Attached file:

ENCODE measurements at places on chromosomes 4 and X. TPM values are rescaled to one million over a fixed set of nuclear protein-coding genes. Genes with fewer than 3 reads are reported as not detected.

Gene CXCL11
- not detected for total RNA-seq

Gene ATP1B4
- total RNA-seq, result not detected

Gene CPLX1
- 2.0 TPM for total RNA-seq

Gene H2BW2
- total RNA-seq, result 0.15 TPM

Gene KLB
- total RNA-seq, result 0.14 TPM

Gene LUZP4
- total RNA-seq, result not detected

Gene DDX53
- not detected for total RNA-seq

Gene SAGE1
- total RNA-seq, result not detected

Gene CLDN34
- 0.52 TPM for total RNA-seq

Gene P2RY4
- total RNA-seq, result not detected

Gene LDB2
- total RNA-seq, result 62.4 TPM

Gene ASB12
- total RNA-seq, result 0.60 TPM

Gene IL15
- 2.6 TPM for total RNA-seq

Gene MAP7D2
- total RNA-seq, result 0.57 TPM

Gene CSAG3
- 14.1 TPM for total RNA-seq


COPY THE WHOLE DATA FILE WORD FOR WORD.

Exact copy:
ENCODE measurements at places on chromosomes 4 and X. TPM values are rescaled to one million over a fixed set of nuclear protein-coding genes. Genes with fewer than 3 reads are reported as not detected.

Gene CXCL11
- not detected for total RNA-seq

Gene ATP1B4
- total RNA-seq, result not detected

Gene CPLX1
- 2.0 TPM for total RNA-seq

Gene H2BW2
- total RNA-seq, result 0.15 TPM

Gene KLB
- total RNA-seq, result 0.14 TPM

Gene LUZP4
- total RNA-seq, result not detected

Gene DDX53
- not detected for total RNA-seq

Gene SAGE1
- total RNA-seq, result not detected

Gene CLDN34
- 0.52 TPM for total RNA-seq

Gene P2RY4
- total RNA-seq, result not detected

Gene LDB2
- total RNA-seq, result 62.4 TPM

Gene ASB12
- total RNA-seq, result 0.60 TPM

Gene IL15
- 2.6 TPM for total RNA-seq

Gene MAP7D2
- total RNA-seq, result 0.57 TPM

Gene CSAG3
- 14.1 TPM for total RNA-seq